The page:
SMU student: Why we kneeled
By Jose Manuel Santoyo-Villa
I was one of the 39 students who participated in a peaceful demonstration at the SMU/TCU football game last Friday. Before the action, I was very clear that our motives were not to disrespect the ceremonies that were to follow the national anthem, since most of the students were not aware about them when the organizing began. In fact, the date of our demonstration only just so happened to fall on the same date of the ceremonies.
We were simply highlighting a major issue in this country that is affecting Mustangs on campus: the issue of police brutality in our country. According to The Guardian 1,146 people died at the hands of police in 2015. The number of people killed by police for 2016 was at an alarming 798 when this was written. Further, Lieutenant Thomas Glover, who is also the head of Dallas’ Black Police Association wrote a letter in which he referred to the growing number of people being killed by police as an “epidemic” that needs to be addressed.
Soraya Ronco, a fellow human rights advocate from Dallas, expressed her support for our protest and added that “As an athlete I was raised to take a knee when a fellow [soccer] player was injured or hurting. We wouldn’t rise until they stood up again and we could see that they were okay. It was a sign of camaraderie and respect for each other. Today our communities are hurting and have been. Student athletes nationwide feel the unity that waves in as they rightfully kneel together against oppression and the racial disparities in the criminal justice system.”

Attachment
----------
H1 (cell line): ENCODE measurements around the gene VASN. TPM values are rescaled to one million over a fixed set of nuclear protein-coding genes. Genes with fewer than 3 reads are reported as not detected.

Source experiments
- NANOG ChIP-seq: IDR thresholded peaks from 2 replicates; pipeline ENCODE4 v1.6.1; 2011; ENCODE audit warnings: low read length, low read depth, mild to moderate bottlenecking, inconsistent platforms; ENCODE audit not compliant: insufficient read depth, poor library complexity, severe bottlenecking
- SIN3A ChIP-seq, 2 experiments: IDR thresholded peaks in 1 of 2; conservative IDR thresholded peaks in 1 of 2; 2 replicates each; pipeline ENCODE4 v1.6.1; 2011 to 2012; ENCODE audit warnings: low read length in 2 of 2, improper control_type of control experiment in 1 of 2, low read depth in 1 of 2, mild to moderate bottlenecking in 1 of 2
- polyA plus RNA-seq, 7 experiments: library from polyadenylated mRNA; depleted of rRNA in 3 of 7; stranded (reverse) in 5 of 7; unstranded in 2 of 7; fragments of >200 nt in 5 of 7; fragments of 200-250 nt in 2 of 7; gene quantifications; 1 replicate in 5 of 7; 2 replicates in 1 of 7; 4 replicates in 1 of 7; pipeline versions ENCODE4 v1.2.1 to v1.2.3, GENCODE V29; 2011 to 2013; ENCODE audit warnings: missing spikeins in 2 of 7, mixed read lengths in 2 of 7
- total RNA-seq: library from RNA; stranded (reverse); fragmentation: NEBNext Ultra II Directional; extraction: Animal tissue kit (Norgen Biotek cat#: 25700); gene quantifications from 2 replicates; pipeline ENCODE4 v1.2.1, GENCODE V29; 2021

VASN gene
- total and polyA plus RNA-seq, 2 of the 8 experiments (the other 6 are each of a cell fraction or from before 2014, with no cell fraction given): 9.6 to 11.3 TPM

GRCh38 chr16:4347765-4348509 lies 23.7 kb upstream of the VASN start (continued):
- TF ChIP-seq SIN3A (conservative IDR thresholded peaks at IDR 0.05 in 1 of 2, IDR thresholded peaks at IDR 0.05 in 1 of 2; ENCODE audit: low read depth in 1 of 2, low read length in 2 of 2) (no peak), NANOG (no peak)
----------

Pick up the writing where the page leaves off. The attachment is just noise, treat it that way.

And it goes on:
By kneeling, we honor the wounded and those who lost their lives. We stand with the families who are hurting. We have every right to kneel and protest. The five Dallas cops who were honored Friday night died protecting the right that we as Americans hold so dearly — the right to free speech. Let us honor their deaths by exercising the very right that they gave their lives to protect. We have never found solutions by staying silent.
Jose Manuel Santoyo-Villa is a SMU Hispanic-American Senator and Embrey Human Rights Program member
Edited by: Jessica Jancose SMU Women’s Interest Network (WIN) President